Writing in the New England Journal of Medicine, Roger Pomerantz, M.D., suggests that understanding how HIV interacts with another virus, GBV-C, may help researchers devise improved therapies
Another virus could hold a key to helping researchers devise new strategies against HIV, the virus that causes AIDS. A new study appearing March 4 in the New England Journal of Medicine shows that individuals infected with two viruses – HIV and the little known GBV-C – actually do better than those infected with only HIV.
According to Roger J. Pomerantz, M.D., professor of medicine, biochemistry and molecular pharmacology, director of the Division of Infectious Diseases and Environmental Medicine and director of the Center for Human Virology and Biodefense at Jefferson Medical College of Thomas Jefferson University in Philadelphia, the HIV-GBV-C connection may be the first known example of infection with two human viruses being better for a person than infection with only one – in this case, HIV.
"The [New England Journal] paper is very important because it sets to rest a controversial issue," says Dr. Pomerantz, who co-wrote an accompanying editorial in the journal. The study analyzed results from the Multicenter Acquired Immunodeficiency Syndrome Cohort Study, which involved following a large group of HIV-infected men in the United States over 15 years. "People who are dual-infected do better than those infected with only HIV. They do better in terms of being less likely and taking a longer time to progress to AIDS, in addition to being less likely to die from AIDS."
Understanding this viral relationship, he says, could have important implications.
"If we could understand the mechanism behind this phenomenon, maybe we could copy nature and develop a copycat molecule – and a better antiviral," Dr. Pomerantz says.
Dr. Pomerantz should know. He was skeptical when he initially encountered several small, unconfirmed studies a few years ago showing that HIV-infected individuals appeared to do better when they also were infected with GBV-C. Viruses such as Epstein-Barr virus and herpes simplex 2, for example, are supposed to make things worse. And GBV-C, which is closely related to hepatitis viruses and which until recently was called hepatitis G virus, doesn't cause any known disease.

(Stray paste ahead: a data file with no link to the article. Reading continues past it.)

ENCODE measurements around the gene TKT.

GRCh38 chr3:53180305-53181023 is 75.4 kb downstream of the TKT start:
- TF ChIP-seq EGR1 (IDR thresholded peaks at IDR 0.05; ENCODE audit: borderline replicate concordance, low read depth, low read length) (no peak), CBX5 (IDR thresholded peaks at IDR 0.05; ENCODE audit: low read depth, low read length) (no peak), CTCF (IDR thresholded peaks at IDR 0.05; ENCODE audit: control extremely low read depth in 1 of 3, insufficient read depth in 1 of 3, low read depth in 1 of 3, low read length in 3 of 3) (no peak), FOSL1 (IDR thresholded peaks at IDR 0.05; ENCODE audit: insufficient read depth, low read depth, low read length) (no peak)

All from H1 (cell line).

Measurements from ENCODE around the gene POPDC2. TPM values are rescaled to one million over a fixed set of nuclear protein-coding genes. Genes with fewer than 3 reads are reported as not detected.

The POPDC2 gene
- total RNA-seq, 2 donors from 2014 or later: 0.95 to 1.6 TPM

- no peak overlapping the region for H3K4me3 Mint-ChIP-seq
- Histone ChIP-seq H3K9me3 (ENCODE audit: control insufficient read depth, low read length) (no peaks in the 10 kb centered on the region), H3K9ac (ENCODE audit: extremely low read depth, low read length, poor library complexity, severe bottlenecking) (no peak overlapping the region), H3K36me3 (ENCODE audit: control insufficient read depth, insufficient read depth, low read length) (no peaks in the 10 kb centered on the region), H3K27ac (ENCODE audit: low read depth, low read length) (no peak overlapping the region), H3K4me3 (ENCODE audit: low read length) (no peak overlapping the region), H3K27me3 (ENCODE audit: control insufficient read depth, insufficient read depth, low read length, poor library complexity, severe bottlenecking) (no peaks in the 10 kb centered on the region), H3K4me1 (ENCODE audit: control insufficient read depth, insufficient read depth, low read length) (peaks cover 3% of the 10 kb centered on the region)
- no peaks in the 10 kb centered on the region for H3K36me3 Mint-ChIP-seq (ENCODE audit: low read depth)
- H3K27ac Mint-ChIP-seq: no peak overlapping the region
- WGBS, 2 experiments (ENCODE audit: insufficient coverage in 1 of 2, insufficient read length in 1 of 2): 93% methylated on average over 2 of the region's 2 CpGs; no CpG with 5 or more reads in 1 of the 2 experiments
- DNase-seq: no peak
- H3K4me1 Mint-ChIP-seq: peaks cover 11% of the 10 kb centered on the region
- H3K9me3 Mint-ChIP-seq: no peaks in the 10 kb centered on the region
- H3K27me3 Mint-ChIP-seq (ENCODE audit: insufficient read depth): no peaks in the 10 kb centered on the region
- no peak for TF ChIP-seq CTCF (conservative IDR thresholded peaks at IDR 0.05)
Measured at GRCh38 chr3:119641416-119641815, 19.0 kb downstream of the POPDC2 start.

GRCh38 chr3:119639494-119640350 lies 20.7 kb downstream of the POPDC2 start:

In July, he and his co-workers at Jefferson and at the University of Catania in Sicily, reported results in the Annals of Internal Medicine of their study in which they compared a group of individuals in Sicily infected with both viruses (the combination of infections is more prevalent in Mediterranean countries) to those with only HIV. They too found the former group did surprisingly better.
"It took longer for them to progress to AIDS, and fewer progressed," he says, even when they "normalized the data for drugs" they took.
Pomerantz offers some potential explanations for the findings of both studies.
In his group's study, he says, the researchers found a difference in the T cells and the cytokines, the chemicals made to control the immune system. "Those who are dual-infected have a better, more protective cytokine profile, one that's found in healthier people than that found in individuals just infected with HIV," he explains.
Perhaps, he says, GBV-C somehow maintains the "good cytokine" profile, "enabling individuals to mount a stronger immune response to HIV, keeping them healthier and better able to keep the viral load lower." Another possibility, he notes, is that GBV-C could somehow interfere with HIV entry into cells. Some laboratory data show GBV-C may decrease the co-receptor that allows HIV into cells, in effect acting as a "viral antiviral." GBV-C might also activate certain types of innate immunity, which involve known cellular factors that protect cells.
Source: Eurekalert & othersLast reviewed: By John M. Grohol, Psy.D. on 21 Feb 2009
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